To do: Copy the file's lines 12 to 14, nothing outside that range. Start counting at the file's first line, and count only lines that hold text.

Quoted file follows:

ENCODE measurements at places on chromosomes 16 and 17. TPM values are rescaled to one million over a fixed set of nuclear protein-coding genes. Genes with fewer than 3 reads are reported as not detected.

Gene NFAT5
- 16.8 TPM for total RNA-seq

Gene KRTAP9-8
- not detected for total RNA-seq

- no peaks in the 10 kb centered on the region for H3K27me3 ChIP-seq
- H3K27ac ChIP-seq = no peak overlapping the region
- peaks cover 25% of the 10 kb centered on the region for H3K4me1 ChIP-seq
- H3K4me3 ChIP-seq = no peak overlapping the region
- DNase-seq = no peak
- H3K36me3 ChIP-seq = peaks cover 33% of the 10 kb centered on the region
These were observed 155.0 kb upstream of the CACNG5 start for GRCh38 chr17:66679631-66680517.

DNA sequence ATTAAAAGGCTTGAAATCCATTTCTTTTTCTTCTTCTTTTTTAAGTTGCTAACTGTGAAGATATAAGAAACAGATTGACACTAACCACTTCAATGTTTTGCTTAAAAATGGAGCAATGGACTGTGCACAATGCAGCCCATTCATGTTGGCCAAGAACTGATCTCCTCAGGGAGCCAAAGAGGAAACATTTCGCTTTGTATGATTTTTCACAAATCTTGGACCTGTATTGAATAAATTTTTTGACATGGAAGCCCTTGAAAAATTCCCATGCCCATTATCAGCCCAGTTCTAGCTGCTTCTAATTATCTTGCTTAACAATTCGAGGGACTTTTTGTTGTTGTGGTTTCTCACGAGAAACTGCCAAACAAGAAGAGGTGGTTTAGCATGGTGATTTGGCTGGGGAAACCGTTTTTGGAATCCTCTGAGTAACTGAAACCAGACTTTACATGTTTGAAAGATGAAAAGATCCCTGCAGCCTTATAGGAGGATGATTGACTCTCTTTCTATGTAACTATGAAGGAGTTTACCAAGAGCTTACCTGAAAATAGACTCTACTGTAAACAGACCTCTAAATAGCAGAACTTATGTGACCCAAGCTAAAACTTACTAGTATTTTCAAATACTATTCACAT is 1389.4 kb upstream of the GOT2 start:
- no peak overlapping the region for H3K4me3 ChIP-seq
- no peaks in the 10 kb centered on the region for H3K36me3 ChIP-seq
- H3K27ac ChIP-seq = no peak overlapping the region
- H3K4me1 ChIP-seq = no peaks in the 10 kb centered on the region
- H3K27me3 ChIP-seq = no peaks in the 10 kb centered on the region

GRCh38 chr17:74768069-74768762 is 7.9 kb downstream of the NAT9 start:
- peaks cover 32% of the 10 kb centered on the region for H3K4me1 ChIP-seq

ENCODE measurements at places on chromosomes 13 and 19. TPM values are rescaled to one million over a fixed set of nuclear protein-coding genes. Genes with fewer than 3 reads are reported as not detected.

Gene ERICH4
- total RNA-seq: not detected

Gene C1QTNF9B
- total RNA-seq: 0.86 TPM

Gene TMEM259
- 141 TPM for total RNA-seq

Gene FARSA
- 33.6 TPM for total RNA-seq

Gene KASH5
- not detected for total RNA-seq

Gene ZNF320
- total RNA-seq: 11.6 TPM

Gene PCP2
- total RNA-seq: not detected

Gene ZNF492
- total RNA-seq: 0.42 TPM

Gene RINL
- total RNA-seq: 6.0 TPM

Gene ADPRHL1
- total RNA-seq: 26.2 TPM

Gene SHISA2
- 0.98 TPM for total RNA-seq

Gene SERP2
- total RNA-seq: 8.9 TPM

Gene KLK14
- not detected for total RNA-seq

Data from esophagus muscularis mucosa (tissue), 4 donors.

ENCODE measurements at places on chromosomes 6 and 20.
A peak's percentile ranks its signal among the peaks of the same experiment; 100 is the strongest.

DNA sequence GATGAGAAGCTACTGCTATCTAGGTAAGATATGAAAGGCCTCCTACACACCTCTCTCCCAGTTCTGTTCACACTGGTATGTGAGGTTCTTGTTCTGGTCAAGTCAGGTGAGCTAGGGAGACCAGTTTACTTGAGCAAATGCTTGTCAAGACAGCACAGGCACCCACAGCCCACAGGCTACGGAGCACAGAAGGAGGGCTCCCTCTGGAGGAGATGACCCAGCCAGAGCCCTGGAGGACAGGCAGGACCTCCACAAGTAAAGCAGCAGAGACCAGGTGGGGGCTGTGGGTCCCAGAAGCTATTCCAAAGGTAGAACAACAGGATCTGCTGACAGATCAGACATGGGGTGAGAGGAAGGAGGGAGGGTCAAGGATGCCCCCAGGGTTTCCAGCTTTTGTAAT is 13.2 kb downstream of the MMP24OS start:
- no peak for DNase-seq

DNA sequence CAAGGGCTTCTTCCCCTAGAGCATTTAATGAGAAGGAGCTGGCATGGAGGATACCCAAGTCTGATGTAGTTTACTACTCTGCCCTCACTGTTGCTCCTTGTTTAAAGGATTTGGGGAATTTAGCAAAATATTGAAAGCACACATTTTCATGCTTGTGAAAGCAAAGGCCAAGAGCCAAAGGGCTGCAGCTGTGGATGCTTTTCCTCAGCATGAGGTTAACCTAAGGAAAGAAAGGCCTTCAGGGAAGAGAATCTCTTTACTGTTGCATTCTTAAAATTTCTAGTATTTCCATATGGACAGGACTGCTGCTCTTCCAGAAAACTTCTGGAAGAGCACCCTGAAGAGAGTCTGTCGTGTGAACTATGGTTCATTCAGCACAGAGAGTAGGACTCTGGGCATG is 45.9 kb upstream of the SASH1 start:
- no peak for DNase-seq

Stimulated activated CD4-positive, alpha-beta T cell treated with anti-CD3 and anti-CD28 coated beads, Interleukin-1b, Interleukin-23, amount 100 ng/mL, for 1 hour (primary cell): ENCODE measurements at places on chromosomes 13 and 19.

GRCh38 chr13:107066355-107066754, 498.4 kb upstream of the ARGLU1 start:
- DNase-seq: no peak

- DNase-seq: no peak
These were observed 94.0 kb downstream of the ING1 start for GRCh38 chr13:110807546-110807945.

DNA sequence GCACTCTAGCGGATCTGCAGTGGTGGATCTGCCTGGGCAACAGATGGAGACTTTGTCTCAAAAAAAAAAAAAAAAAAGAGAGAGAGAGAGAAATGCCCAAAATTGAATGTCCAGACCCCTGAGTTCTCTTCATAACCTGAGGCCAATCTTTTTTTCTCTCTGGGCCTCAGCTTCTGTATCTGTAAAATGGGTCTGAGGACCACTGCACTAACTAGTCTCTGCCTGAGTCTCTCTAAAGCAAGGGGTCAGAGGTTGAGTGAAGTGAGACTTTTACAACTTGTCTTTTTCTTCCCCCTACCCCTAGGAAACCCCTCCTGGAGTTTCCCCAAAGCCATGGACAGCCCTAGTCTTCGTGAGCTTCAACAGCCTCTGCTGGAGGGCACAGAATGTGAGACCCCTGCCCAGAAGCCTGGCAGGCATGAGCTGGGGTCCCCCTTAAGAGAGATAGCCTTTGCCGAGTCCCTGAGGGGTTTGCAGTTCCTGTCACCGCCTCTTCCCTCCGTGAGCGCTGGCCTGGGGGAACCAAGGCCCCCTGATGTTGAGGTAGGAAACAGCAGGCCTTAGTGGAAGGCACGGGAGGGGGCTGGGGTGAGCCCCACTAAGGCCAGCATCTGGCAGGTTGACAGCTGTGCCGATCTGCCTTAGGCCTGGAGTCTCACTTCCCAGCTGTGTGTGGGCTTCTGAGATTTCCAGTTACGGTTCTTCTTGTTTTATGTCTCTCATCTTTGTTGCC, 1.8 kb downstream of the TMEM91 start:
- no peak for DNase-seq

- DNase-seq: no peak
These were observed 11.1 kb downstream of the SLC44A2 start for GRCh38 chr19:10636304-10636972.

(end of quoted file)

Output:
These were observed 155.0 kb upstream of the CACNG5 start for GRCh38 chr17:66679631-66680517.

DNA sequence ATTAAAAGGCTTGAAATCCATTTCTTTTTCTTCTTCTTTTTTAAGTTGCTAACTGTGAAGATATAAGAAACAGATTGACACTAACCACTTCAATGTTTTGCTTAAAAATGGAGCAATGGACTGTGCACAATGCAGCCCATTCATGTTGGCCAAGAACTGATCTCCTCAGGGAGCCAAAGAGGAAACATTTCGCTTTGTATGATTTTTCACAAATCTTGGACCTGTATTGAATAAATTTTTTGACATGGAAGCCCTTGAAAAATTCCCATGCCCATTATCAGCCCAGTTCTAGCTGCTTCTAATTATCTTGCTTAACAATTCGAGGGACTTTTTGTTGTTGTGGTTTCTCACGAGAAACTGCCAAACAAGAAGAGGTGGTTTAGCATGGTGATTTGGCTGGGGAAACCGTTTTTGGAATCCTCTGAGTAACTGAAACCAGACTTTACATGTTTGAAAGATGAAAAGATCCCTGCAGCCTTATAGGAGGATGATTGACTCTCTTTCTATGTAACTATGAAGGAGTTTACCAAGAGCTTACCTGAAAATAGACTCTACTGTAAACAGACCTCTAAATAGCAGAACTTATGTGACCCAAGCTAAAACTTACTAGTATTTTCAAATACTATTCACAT is 1389.4 kb upstream of the GOT2 start:
- no peak overlapping the region for H3K4me3 ChIP-seq